Saturday, April 30, 2011

Z is for Zoology

A few fun facts from the zoologist (that's me):

This animal has the same number of vertebrae in its neck as you. (How many might that be?)

This animal can eat up to 600 insects in one hour. (source)

Photo by Merlin Tuttle (source)

This animal everts its stomach (its stomach comes out through its mouth) to release digestive enzymes that pulverize its prey.


What's your favorite animal?

Friday, April 29, 2011

Y is for Yes

It finally happened... an editor wants to publish my work. It's not the very first "yes" but it's the first one that will lead to a paycheck (small though it might be).

One of my non-fiction articles is going to be published in Boys' Quest magazine. (In 2012.)

It's amazing how one little "yes" brightens the bio section of a cover/query letter and gives that little push to keep writing. 

What keeps you going?

Thursday, April 28, 2011

X marks the spot

Ah, a lovely view. Just the kind of thing my muse enjoys, particularly when she spots that stegosaurus-looking thing on the ground.


What do you think you would find if you had a chance to explore? 

Wednesday, April 27, 2011

W is for Writers, Wine, and Weather

Last night, we had a writers' night out.

Four hours at La Cocotte, five courses of fabulous French food, each course with a paired wine, while a thunderstorm raged outside.

It was a delightful evening.

And it was the last time the four of us will be able to go out like this. We'll miss you, Amber!

I'm over at The Rapscallion today, go check it out!

Tuesday, April 26, 2011

V is for Voice

Voice is one of those aspects of writing that plays a big role in getting attention from agents and editors. If you've stopped to look at successful queries, you'll find that both the query letter and the ms have voice. It's the voice that grabs attention and cries out “read me”.


I'm a pretty nice person (or so I like to think; others may call me on this). I believe strongly in helping others, I've signed the charter for compassion, and yet when I write, the characters whose voices come through most clearly are the nasty ones. The selfish ones rule the roost. Is it some hidden part of me that I try to squirrel away? If so, I hope it only comes out on paper. But it makes me stop to think.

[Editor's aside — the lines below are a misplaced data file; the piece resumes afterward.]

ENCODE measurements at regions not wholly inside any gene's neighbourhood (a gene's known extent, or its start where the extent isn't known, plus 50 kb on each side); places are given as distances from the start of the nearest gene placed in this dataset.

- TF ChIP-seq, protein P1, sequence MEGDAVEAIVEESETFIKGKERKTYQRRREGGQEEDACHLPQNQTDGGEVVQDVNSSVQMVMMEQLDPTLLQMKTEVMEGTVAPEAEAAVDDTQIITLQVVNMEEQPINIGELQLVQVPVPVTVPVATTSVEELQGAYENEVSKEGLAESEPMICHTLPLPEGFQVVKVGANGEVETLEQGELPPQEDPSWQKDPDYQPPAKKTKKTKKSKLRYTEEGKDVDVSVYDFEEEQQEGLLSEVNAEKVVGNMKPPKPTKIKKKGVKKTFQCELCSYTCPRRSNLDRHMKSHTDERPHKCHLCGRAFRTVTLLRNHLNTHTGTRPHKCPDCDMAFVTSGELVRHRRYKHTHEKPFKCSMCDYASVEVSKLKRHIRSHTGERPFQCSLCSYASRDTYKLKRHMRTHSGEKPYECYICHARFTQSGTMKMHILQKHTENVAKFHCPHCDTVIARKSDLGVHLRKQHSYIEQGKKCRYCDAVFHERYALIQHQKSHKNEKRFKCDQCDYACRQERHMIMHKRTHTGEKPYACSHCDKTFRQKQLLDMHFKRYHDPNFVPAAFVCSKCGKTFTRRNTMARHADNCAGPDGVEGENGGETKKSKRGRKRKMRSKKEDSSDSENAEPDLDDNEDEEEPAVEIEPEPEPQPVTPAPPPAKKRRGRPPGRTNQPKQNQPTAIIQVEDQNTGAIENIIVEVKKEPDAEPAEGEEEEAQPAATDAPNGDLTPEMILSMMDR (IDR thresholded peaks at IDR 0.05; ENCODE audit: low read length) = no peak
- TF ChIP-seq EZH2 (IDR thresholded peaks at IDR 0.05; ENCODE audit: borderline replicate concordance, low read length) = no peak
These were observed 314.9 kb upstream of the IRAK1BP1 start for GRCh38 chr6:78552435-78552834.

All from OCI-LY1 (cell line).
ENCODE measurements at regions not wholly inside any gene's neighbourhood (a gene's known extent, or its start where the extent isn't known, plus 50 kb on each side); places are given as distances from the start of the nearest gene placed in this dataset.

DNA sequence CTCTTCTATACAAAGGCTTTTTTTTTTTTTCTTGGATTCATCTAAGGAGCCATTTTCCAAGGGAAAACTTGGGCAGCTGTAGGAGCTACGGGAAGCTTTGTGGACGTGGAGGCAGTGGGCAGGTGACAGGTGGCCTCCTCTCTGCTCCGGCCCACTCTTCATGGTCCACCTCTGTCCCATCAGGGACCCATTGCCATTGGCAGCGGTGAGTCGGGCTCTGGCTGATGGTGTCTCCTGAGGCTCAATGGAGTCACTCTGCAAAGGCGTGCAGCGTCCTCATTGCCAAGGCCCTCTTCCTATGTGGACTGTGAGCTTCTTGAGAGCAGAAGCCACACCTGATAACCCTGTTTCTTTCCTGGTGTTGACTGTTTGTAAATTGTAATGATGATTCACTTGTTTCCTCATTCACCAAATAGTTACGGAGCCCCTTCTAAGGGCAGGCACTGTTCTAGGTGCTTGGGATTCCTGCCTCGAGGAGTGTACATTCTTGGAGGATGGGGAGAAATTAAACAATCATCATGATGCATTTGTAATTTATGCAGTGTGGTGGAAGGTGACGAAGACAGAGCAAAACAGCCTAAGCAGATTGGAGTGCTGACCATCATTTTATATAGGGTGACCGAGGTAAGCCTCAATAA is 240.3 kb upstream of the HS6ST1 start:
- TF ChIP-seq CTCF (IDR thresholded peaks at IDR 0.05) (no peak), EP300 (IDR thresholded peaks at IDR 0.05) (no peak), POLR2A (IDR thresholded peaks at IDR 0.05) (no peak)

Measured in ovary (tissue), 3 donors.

Where does voice come from?

Monday, April 25, 2011

U is for Unprepared

The end of the alphabet completely snuck up on me. So I am completely unprepared for the letter U.

But since today is World Malaria Day, here's a little something to consider.
  • Half of the world's population—3.3 billion people—are at risk of contracting malaria. (source)
  • Between 300 and 500 million people contract malaria each year, and one million of those die. (source)
  • 650,000 children under age 5 die of malaria each year; that's 65% of total malaria deaths and the third leading cause of under-five mortality. (source
  • Malaria contributes to the continuing cycle of poverty in developing nations. (source)
Ready for some good news?
  • Malaria is caused by a protozoan parasite transmitted by the Anopheles mosquito. (As an interesting tidbit: only female mosquitoes bite; males eat pollen and are an important part of the ecosystem.)  
  • Anopheles mosquitoes are active at night, biting while people sleep. (source)
  • Bed nets can cut incidences of malaria by at least 25%. (source)
  • You can donate a bed net and save a life for as little as $5 through Malaria No More or Nothing But Nets
Think of it as paying it forward. You don't suffer from malaria; help others to achieve the same goal. 

    Saturday, April 23, 2011

    T is for Thanks

    Every day I stop to think how incredibly thankful I am for what I have in my life. Wonderful and supportive family and friends, a roof over my head, and lots of love from the people who matter most.  But I rarely take the time to thank people individually for being the wonderful people they are.

    Time to fix that.

    Beloved Husband: for his unflagging support, even when he reads my horrendous early drafts. Thanks for being a wonderful husband and father to our kids.

    My critique partners: Julie Hedlund, Megan K. Bickel, Juliette Wilk, Valerie Larson-Howard, Christie Wright Wild, and Kellie DuBay Gillis. Thanks for all of your wonderful feedback on my work. I don't know what I'd do without you.